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Captain Bover

[ Roud 3147 ; Ballad Index StoR090 ; Mudcat 28144 ; trad.]

Captain Bover can be found in John Stokoe’s book Songs and Ballads of Northern England, Walter Scott Ltd, London and Newcastle upon Tyne, 1899. Stokoe noted:

This beautiful fragment was picked up by Mr Thomas Doubleday from a woman singing it in the streets, All attempts to recover more of it have been fruitless. Captain Bover was commander of the press-gang on the Tyne for many years, but appears to have carried out harsh laws as leniently as he could to be effective. He died 20 May 1792.

The High Level Ranters sang Captain Bover on their 1976 Topic album Ranting Lads. They noted:

This song is about a notorious press gang captain who was regarded locally with considerable dread. He gained the approval of the local authorities, however, and was given the honour of a burial in St. Nicholas Cathedral, Newcastle in 1782.

Carolyn Robson sang Captain Bower in 1981 on her Dingle’s album Banks of Tyne. She noted:

Captain Bover is a medley which starts and ends with this short song about an 18th century commander of a Tyneside press-gang. Captain Bover died in 1782 and is buried in Saint Nicholas’ Cathedral, Newcastle. The song was collected by Thomas Doubleday who unfortunately managed to find only one verse.

The following tune, Here’s the Tender Coming, is another well-known Tyneside press-gang song, this time arranged for dulcimer.

The Croquet Light is a navigational light at the mouth of the River Croquet. This tune was written by David Denton and Phil [Ranson] learned it from Davie himself. It is the only one of the cycle which is not a press-gang song and is not to be confused with a tune of the same name written by the late Jack Armstrong.

There are words to the last tune, Liberty for Sailors, also a press-gang song, but I think it is clearly meant as a tune and the words are very much an afterthought.

Ray Fisher sang Captain Bover and The Weary Cutters in 1982 on her Folk-Legacy album Willie’s Lady. She commented:

I introduce [The Weary Cutters] with a single verse which was taken down by Mr Thomas Doubleday, of Newcastle; he was unable to recover any more of the ballad. Captain John Bover, who died in 1792, had indulged in “harsh and tyrannical measures” [quoted from Northumbrian Minstrelsy] in order to furnish the British Navy with “pressed” men.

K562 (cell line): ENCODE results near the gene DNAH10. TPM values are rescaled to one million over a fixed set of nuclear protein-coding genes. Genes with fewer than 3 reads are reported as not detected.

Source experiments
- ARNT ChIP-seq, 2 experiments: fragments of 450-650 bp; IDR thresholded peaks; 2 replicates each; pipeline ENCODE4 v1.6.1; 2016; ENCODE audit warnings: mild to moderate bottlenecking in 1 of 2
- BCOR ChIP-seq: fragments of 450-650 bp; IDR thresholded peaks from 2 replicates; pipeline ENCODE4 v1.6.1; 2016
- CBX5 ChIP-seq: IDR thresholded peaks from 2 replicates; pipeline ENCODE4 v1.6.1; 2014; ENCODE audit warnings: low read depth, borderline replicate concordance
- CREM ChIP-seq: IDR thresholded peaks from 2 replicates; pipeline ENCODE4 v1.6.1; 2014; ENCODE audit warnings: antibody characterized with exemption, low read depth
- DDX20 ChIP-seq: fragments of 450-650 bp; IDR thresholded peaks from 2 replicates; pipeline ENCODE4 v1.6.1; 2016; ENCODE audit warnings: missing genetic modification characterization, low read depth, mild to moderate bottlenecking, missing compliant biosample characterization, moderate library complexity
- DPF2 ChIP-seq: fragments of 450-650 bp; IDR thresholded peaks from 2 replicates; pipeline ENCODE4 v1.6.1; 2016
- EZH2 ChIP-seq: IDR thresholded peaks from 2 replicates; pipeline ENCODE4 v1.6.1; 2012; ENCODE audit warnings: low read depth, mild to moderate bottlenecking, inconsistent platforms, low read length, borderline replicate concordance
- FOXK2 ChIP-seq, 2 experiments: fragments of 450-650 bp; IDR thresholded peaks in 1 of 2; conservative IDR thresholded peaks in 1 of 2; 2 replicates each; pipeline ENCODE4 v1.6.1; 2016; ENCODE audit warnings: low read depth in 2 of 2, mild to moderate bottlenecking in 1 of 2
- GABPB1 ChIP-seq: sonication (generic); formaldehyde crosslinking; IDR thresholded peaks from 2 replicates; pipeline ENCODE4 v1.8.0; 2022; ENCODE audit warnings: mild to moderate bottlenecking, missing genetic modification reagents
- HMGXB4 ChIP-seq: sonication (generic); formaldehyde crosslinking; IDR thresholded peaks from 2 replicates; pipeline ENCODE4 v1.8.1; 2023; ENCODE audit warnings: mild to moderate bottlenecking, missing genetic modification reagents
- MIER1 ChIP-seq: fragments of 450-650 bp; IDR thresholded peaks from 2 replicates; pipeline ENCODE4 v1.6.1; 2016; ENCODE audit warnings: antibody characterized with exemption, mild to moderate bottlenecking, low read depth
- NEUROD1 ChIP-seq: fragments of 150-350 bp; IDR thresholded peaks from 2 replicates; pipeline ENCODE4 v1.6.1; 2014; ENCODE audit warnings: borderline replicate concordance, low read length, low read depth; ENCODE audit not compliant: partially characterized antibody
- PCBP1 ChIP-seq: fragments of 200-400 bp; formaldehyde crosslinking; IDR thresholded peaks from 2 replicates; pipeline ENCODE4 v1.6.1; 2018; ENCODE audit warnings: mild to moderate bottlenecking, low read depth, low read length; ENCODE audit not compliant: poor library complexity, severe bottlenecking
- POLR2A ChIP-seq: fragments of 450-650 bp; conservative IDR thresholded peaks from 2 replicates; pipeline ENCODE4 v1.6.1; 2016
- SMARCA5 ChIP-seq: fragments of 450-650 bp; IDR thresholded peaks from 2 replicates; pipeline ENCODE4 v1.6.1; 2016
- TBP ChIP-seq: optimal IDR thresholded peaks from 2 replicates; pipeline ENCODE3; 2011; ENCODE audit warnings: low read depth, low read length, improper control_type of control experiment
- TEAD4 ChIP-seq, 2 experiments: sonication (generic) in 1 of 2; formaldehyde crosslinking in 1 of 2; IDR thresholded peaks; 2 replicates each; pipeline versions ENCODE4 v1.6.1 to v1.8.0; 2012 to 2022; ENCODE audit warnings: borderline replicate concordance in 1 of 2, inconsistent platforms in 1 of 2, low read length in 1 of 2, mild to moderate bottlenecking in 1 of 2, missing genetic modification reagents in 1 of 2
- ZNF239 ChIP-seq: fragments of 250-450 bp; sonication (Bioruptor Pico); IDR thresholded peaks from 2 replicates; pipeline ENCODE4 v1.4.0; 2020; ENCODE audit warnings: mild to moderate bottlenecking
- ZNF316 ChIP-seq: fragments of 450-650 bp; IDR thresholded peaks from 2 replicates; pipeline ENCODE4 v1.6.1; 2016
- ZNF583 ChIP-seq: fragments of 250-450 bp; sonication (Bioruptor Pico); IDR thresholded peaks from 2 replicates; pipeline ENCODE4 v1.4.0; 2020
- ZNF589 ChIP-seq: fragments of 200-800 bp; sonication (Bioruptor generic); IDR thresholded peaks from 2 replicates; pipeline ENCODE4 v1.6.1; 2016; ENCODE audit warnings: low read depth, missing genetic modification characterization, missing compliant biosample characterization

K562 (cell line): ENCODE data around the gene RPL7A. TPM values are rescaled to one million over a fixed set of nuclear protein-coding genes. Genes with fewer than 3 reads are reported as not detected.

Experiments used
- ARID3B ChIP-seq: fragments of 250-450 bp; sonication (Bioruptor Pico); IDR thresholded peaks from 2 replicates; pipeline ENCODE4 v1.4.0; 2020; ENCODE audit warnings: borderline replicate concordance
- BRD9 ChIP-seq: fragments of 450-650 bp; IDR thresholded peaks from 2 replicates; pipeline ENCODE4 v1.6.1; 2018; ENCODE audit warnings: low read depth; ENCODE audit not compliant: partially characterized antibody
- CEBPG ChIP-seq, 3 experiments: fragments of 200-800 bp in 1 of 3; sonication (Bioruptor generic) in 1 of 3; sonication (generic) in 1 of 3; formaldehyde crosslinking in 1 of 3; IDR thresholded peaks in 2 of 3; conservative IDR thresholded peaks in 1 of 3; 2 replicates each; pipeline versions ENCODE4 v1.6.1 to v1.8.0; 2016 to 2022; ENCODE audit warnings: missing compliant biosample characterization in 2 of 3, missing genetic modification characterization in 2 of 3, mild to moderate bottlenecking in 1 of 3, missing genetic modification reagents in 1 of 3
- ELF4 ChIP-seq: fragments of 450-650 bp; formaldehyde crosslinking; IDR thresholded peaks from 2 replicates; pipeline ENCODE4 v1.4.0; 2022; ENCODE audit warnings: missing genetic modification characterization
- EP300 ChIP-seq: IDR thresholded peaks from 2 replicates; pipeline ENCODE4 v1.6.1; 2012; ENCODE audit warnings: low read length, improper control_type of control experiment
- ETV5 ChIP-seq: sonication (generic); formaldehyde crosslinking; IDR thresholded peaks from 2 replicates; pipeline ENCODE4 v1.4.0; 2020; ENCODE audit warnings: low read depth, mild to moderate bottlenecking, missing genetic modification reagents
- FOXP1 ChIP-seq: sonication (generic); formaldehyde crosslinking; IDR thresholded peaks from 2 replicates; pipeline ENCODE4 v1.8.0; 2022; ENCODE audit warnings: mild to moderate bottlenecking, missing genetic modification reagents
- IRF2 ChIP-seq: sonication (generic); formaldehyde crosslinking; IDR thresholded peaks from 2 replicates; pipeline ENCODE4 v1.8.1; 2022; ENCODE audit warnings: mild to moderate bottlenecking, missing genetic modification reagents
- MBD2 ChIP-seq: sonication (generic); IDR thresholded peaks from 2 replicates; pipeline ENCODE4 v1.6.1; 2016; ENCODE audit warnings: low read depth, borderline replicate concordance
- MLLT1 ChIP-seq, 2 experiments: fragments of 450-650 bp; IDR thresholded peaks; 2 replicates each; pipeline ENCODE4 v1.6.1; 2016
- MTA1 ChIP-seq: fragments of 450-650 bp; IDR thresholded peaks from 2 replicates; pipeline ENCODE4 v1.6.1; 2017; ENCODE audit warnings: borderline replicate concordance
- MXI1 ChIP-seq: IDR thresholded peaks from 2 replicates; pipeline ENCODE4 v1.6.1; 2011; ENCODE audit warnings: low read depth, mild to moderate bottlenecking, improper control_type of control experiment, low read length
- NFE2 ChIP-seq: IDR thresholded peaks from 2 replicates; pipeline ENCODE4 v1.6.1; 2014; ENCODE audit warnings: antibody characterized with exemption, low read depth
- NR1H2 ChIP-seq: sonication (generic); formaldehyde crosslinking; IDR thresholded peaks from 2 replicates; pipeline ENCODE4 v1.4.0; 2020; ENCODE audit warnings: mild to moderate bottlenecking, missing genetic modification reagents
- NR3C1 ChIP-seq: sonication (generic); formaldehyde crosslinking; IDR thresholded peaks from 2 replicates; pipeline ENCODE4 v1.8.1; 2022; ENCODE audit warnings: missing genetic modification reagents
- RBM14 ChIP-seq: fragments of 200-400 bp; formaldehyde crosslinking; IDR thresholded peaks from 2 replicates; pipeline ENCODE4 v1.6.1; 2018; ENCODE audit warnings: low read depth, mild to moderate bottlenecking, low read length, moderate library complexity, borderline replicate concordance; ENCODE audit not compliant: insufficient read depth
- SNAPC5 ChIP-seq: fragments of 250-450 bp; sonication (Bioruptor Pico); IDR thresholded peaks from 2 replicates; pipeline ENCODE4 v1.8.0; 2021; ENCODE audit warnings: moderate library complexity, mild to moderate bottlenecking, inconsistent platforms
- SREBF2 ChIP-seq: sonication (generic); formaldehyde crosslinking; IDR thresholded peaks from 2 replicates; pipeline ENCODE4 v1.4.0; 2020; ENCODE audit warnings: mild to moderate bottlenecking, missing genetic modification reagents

Corrina Hewat and Kathryn Tickell sang Here’s the Tender Coming and Captain Bover in 2006 on the latter’s CD Strange But True. Corrina Hewat commented:

Press Gangs were greatly feared on Tyneside, as they used cruelly harsh and oppressive measures to recruit seamen, inevitably meeting with resistance and resulting in riots and bloodshed. Even the keelmen of Sandgate, Newcastle, highly skilled and sought-after boatmen who handled the movement of coal from the riverside to ships on the River Tyne, were not safe and lived in constant fear of the ‘Regulation Officer’ Captain Bover and his Press Gang who operated on the Newcastle quayside. Captain Bover died in 1792 and was commander of the Press Gang on the Tyne for many years. Evidence suggests that he did his best to carry out a harsh job as leniently as he could, but this was probably of little comfort to those affected.

Graham and Sam Pirt sang Here’s the Tender Coming and Captain Bover in 2008 on their Fellside CD Dance ti’ Thee Daddy.

Unthank | Smith sang Captain Bover on their 2023 album Nowhere and Everywhere. Rachel Unthank noted:

A press-gang song. Captain Bover was a notorious captain who pressed men to join the Navy either by violence or trickery and was much feared on the River Tyne. I learnt it from The Keelers of which my Dad is a member and always thought it would make a great duet.


Ray Fisher sings Captain Bover

Whaur hae ye been, my canny hinny?
Whaur hae ye been, my winsome man?
Whaur hae ye been, my canny hinny?
Whaur hae ye been, my winsome man?

I’ve been tae the nor’ard, cruisin’ back and for’ard,
I’ve been tae the nor’ard, cruisin’ sair and lang.
I’ve been tae the nor’ard, cruisin’ back and for’ard,
But I daur not gang ashore for fear of Bover and his gang.